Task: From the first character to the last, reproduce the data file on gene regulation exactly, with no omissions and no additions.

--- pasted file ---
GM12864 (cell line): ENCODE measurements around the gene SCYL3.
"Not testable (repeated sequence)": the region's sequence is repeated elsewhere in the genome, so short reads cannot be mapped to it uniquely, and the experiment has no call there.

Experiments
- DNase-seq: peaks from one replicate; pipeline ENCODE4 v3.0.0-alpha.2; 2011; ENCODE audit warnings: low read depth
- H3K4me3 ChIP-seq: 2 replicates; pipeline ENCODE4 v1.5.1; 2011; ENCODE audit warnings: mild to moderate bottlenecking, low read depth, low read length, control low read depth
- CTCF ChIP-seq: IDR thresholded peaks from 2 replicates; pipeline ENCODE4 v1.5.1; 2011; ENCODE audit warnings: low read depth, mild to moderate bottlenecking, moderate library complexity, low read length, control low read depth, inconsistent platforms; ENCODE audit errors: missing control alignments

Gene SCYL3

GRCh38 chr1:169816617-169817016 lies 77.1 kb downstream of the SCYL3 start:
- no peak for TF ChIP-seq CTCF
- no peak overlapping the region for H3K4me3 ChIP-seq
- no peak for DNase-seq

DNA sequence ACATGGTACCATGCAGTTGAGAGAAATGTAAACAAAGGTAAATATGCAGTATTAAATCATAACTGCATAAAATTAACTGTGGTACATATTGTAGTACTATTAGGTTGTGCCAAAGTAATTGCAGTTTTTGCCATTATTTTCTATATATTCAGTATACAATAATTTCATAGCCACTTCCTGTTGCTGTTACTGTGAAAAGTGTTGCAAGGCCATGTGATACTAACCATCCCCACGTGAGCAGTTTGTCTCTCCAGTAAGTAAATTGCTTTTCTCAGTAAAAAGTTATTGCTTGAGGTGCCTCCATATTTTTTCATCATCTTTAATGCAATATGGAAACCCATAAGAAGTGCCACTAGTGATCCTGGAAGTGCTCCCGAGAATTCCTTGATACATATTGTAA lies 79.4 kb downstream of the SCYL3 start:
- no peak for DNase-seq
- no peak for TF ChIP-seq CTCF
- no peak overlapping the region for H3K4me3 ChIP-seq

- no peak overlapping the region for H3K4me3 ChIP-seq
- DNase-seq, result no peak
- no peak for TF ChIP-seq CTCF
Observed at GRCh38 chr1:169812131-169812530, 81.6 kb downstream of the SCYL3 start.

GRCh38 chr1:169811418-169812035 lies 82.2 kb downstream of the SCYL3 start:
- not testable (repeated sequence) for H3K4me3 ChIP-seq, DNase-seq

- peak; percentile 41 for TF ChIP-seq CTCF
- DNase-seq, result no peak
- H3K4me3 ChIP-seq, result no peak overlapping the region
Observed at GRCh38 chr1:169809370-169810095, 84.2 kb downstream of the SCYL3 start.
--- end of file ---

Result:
GM12864 (cell line): ENCODE measurements around the gene SCYL3.
"Not testable (repeated sequence)": the region's sequence is repeated elsewhere in the genome, so short reads cannot be mapped to it uniquely, and the experiment has no call there.

Experiments
- DNase-seq: peaks from one replicate; pipeline ENCODE4 v3.0.0-alpha.2; 2011; ENCODE audit warnings: low read depth
- H3K4me3 ChIP-seq: 2 replicates; pipeline ENCODE4 v1.5.1; 2011; ENCODE audit warnings: mild to moderate bottlenecking, low read depth, low read length, control low read depth
- CTCF ChIP-seq: IDR thresholded peaks from 2 replicates; pipeline ENCODE4 v1.5.1; 2011; ENCODE audit warnings: low read depth, mild to moderate bottlenecking, moderate library complexity, low read length, control low read depth, inconsistent platforms; ENCODE audit errors: missing control alignments

Gene SCYL3

GRCh38 chr1:169816617-169817016 lies 77.1 kb downstream of the SCYL3 start:
- no peak for TF ChIP-seq CTCF
- no peak overlapping the region for H3K4me3 ChIP-seq
- no peak for DNase-seq

DNA sequence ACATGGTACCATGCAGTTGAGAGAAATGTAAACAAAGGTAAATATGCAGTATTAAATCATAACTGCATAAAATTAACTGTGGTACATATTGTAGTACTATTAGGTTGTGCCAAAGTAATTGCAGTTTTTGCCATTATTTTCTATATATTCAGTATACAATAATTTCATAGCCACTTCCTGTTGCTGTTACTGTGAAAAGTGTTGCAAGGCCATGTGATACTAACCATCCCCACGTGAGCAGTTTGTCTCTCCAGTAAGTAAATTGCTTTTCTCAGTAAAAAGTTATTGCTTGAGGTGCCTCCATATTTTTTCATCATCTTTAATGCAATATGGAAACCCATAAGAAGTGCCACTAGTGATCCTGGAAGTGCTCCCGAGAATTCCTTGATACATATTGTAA lies 79.4 kb downstream of the SCYL3 start:
- no peak for DNase-seq
- no peak for TF ChIP-seq CTCF
- no peak overlapping the region for H3K4me3 ChIP-seq

- no peak overlapping the region for H3K4me3 ChIP-seq
- DNase-seq, result no peak
- no peak for TF ChIP-seq CTCF
Observed at GRCh38 chr1:169812131-169812530, 81.6 kb downstream of the SCYL3 start.

GRCh38 chr1:169811418-169812035 lies 82.2 kb downstream of the SCYL3 start:
- not testable (repeated sequence) for H3K4me3 ChIP-seq, DNase-seq

- peak; percentile 41 for TF ChIP-seq CTCF
- DNase-seq, result no peak
- H3K4me3 ChIP-seq, result no peak overlapping the region
Observed at GRCh38 chr1:169809370-169810095, 84.2 kb downstream of the SCYL3 start.